Good luck in getting from National Airport (or, as you might prefer to call it, Ronald Reagan National Airport) to the dinner. You might run in to 200,000 of your fellow celebrants, not to mention Ricky Martin.
I agree that Bush should speak simply, though perhaps not for the reasons you do. Too often, when he reads an eloquent text, his words seem to soar above his own head. It’s plain that Mike Gerson is quite a bit more eloquent than his boss, and it shows. Fortunately, inaugural addresses are one occasion where clichés are acceptable, so long as they are well-executed clichés. Familiar bases are touched—a tribute to the departing president, an homage to the Founding Fathers, some scripture (Democrats go for the eminently quotable Isaiah), declarations of resoluteness to friend and foe alike. When I was working on the 1993 speech, I posted some rules above my computer: NO REVERSIBLE RAINCOAT SENTENCES. (“Fear/fear itself.” Or better yet, “Sorry, Charlie—we don’t want tunas with good taste, we want tunas that taste good!”); and NO QUOTING DEAD PRESIDENTS. We broke every rule.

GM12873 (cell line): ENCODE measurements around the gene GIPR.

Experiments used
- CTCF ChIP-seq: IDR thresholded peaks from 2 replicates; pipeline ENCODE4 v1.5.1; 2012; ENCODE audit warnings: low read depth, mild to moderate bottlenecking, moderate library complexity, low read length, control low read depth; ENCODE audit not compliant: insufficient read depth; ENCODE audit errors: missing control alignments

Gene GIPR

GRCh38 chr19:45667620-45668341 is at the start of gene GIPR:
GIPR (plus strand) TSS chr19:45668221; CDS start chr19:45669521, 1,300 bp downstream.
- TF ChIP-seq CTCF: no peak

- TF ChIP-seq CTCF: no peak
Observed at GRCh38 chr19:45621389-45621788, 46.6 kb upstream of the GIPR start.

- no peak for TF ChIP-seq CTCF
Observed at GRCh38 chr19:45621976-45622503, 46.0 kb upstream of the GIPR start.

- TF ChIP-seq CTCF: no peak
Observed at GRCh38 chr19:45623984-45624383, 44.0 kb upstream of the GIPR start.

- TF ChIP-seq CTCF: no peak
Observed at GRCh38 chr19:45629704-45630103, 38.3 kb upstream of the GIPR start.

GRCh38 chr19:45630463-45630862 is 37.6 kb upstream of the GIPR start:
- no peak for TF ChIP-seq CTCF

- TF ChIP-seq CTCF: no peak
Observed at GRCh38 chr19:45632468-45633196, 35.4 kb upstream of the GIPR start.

Word is that the speech will be very short—ten to twelve minutes. If so, it would be one of the briefest ever. I am certain that Bush’s political gurus demanded: “Keep it shorter than that windbag Clinton.” Pity the poor researcher who discovered that Clinton’s first inaugural was only 14 minutes long. His second was 22 minutes. Bush père and Reagan both spoke for longer than that.
Short could be sweet. But it’s just as likely that it will be purged of substance. Above all, these addresses are political speeches. They succeed to the extent that they set the stage for the administration’s policy and political goals. That’s what was wrong with Clinton’s 1997 speech. He didn’t really focus on his policy goals until a few weeks later, when we were writing the State of the Union (with a heavy emphasis on education).
Here’s a clue: With an inaugural just hours away, will Bush’s chief speechwriter show up at the Judson Welliver dinner?